Recently, I authored a post for DeltaCurrents, the Center for California Water Resources Policy and Management's blog. The focus of the piece is on the ways in which science can play a role in the success of the so-called Voluntary Agreements (VAs). The VAs are an alternative to an adjudicatory water-rights proceeding as a means for the State Water Resources Control Board to implement updated water quality objectives for California’s Bay-Delta and its tributary rivers.
A number of federal, state, and local agencies took a significant first step toward negotiation of VAs by executing a memorandum of understanding that demonstrates their support for an effort to develop VAs and submit them to the State Water Board. The components of the VAs include water contributed by agencies who hold water rights in the Bay-Delta watershed, commitments to habitat restoration for native fish, and financial contributions from federal, state, and local agencies to fund that habitat restoration, to purchase additional water, and to fund scientific activities and adaptive resource management. In the post, I describe the ways in which scientific information can inform the continued development and assessment of the VAs in order to the maximize the likelihood of success both in getting the VAs adopted by the State Board and in implementing them in a manner that advances the values reflected in the narrative objectives described by the State Board and in the draft term sheet shared by the federal, state, and local agencies.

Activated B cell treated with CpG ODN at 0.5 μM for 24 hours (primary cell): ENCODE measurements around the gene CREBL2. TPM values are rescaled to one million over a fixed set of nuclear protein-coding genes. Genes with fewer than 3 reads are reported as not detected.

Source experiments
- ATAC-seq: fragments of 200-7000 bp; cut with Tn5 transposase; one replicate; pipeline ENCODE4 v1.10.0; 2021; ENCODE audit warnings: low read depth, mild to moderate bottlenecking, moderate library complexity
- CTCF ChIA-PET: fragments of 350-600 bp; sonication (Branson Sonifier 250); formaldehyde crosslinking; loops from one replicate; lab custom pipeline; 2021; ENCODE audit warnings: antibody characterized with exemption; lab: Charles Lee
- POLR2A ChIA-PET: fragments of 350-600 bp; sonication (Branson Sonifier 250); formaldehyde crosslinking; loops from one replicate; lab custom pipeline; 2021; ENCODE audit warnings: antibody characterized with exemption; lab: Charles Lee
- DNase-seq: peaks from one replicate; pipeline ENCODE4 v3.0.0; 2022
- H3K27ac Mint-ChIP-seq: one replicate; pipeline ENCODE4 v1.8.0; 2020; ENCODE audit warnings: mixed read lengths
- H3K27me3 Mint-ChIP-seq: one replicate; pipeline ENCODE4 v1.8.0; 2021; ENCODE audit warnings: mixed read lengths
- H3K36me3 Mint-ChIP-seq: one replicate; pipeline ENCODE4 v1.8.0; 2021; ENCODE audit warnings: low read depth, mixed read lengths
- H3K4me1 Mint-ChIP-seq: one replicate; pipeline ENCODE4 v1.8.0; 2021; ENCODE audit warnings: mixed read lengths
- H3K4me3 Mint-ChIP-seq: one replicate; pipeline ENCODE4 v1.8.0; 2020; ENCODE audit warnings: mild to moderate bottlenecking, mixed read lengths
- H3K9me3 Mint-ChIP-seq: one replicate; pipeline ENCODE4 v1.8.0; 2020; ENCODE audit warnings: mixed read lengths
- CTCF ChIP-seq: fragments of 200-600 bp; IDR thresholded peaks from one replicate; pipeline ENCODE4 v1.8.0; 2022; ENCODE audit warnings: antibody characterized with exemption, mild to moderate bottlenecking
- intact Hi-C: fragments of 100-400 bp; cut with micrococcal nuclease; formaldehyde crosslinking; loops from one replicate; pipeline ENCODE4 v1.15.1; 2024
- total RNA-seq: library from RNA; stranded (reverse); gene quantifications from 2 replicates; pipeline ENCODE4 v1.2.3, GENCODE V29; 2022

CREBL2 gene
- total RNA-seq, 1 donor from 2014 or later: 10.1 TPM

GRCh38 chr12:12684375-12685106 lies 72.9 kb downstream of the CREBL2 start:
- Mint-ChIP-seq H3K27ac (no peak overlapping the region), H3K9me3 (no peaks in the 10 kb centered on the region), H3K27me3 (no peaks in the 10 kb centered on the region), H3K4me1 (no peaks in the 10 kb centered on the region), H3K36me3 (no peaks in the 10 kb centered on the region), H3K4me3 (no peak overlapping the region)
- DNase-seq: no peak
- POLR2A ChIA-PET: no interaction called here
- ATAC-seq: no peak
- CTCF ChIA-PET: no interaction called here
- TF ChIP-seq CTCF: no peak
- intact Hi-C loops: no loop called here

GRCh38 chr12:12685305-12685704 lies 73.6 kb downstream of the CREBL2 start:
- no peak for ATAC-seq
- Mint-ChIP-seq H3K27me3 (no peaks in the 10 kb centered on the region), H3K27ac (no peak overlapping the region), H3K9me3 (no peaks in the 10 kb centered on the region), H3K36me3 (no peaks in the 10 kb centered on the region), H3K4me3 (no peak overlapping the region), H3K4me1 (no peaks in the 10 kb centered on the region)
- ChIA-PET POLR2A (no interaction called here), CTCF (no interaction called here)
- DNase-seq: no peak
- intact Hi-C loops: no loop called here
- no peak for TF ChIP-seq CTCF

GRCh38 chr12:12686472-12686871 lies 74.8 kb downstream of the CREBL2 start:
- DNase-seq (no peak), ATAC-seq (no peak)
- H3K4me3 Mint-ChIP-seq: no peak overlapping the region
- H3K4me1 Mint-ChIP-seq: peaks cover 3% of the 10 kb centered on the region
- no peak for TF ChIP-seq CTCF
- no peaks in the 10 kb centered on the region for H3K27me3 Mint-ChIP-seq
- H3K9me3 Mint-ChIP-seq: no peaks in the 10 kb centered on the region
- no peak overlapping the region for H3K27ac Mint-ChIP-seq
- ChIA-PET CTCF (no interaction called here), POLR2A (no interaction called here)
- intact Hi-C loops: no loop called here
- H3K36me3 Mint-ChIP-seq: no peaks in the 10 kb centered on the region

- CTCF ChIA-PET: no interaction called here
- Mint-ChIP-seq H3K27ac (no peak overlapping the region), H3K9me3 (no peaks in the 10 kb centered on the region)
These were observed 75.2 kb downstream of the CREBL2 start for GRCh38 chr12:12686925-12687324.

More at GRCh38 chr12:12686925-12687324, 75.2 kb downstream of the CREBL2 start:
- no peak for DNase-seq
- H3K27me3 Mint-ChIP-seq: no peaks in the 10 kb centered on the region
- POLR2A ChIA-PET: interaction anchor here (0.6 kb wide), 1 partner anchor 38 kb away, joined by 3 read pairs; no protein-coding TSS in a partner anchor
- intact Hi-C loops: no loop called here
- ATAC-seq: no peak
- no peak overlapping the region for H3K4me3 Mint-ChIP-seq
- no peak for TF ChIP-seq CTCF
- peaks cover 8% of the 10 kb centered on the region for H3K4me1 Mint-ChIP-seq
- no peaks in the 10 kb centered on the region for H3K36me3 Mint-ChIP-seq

DeltaCurrents offers science-based observations and opinion on pressing contemporary issues in resource management and conservation planning in the Sacramento-San Joaquin Delta and adjacent upper San Francisco Estuary.
Paul Weiland is Assistant Managing Partner and a member of the Environment & Land Use Group. He has represented clients – including public agencies, publicly regulated utilities, corporations, trade associations and ...
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